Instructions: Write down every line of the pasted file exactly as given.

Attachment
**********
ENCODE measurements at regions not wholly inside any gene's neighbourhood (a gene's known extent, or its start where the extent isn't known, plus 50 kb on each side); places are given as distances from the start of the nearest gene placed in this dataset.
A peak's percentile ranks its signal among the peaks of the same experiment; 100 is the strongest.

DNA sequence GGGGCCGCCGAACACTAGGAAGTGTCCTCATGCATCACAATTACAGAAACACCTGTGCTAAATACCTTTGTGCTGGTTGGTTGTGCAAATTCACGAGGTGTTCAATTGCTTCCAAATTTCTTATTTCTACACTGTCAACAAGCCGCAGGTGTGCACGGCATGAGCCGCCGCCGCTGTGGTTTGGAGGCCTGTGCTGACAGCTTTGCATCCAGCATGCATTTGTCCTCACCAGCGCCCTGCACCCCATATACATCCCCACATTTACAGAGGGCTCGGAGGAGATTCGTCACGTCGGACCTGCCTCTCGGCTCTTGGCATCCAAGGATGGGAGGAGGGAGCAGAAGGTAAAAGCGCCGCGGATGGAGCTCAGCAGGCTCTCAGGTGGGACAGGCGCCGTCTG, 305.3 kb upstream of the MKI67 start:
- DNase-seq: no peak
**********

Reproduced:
ENCODE measurements at regions not wholly inside any gene's neighbourhood (a gene's known extent, or its start where the extent isn't known, plus 50 kb on each side); places are given as distances from the start of the nearest gene placed in this dataset.
A peak's percentile ranks its signal among the peaks of the same experiment; 100 is the strongest.

DNA sequence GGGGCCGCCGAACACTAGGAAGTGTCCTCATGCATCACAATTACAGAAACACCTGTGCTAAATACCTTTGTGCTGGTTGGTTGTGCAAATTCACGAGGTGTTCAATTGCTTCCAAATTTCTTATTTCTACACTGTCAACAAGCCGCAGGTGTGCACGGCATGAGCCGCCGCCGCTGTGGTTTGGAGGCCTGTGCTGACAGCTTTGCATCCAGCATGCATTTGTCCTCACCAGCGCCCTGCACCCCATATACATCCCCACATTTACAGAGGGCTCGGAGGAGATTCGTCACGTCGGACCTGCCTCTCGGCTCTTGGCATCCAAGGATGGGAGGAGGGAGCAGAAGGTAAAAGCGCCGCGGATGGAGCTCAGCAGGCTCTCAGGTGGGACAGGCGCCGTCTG, 305.3 kb upstream of the MKI67 start:
- DNase-seq: no peak